The Sepsis Simulation was implemented as a partnership between the simulation center, inpatient nursing, and nursing education with approximately 40 nursing staff members across two units. This was an instructional design simulation. The goal of this simulation was to optimize the treatment of early onset sepsis in a standardized patient environment. The nursing staff exercised the institutional core value of discovery by openly and actively participating in this simulation event.
Recognition of inclusion and exclusion criteria for sepsis was a primary intended learning outcome of the simulation exercise. The clinical nursing staff did an exceptional job of recognizing the signs and symptoms associated with early onset sepsis. During the physical assessment of the patient, the nurses noted the decreased breath sounds in the left lower lobe and associated productive cough, erythema around the central line insertion site, multiple decubiti and mucositis. These physical findings were directly related to possible sites of infection. Each group recognized, commented and intervened in regards to the abnormal vital signs, often recommending the on call physician be notified. The clinical nursing staff did an excellent job of notifying the on-call physician and recommending the patient be escalated to a higher level of care when the initial interventions did not improve the patient’s condition.
A secondary learning outcome was for the nurses to request and perform early interventions, utilizing the Early Sepsis Intervention order set. This was the most frequent opportunity for improvement during the deliberate practice simulation. Locating the Sepsis Early Intervention order set, having the order set displayed while providing report in SBAR format to the physician or mid-level provider, and utilizing this tool to make informed suggestions regarding the interventions for the patient seemed to be an area the nursing staff were less familiar with yet very receptive to when guided by the simulation instructors.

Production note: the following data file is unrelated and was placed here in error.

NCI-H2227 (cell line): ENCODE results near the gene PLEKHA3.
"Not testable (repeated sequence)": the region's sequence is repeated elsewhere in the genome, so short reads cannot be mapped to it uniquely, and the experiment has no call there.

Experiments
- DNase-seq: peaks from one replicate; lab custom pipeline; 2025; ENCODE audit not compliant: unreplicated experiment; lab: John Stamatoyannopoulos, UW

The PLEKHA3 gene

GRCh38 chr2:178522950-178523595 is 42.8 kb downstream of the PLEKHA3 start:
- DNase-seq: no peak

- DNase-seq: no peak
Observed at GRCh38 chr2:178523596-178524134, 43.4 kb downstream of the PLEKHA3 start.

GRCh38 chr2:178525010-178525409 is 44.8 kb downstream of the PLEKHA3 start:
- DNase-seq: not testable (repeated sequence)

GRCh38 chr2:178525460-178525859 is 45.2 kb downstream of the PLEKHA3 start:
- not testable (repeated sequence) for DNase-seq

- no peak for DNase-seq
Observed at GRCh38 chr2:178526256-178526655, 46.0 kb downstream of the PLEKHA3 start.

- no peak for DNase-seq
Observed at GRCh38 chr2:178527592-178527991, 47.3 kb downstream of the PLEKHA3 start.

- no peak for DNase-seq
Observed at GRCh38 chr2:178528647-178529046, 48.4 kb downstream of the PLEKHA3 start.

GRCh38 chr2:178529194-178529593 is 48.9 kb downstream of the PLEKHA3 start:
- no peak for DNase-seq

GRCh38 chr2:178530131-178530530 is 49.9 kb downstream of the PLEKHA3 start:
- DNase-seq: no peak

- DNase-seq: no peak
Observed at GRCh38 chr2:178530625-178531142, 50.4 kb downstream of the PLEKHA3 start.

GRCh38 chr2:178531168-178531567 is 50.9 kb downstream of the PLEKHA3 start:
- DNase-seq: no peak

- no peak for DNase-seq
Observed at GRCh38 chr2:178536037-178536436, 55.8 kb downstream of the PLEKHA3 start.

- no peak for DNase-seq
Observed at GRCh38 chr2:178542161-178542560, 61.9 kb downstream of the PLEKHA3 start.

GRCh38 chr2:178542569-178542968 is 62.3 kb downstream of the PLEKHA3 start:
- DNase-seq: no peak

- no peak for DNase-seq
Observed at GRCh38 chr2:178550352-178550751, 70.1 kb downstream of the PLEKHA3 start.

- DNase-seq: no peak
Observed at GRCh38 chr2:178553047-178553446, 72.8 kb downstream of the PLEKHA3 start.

Each nurse received credit in the simulation center’s data base for their participation in this event. Each nurse will also be sent a survey to obtain feedback on the simulation in order to improve the practice in the future. The idea of being able to bring the simulation to the units has been proposed; it is difficult for nurses to leave the units for required classes and simulations. Moving forward, the plans for simulation in the Hematology Services are as follow:
• Lymphoma/Myeloma- Phase 2 simulation leading to Code Blue
• Lymphoma/Myeloma- Falls simulation
• Stem Cell- Sepsis simulation
• Leukemia- The nurse educators of the service will be contacted for their simulation needs
Additional future efforts from the CE/Simulation marriage include: Neutropenic fever, cancer pain and nurse-initiated management of hypersensitivity reactions to medications and blood products.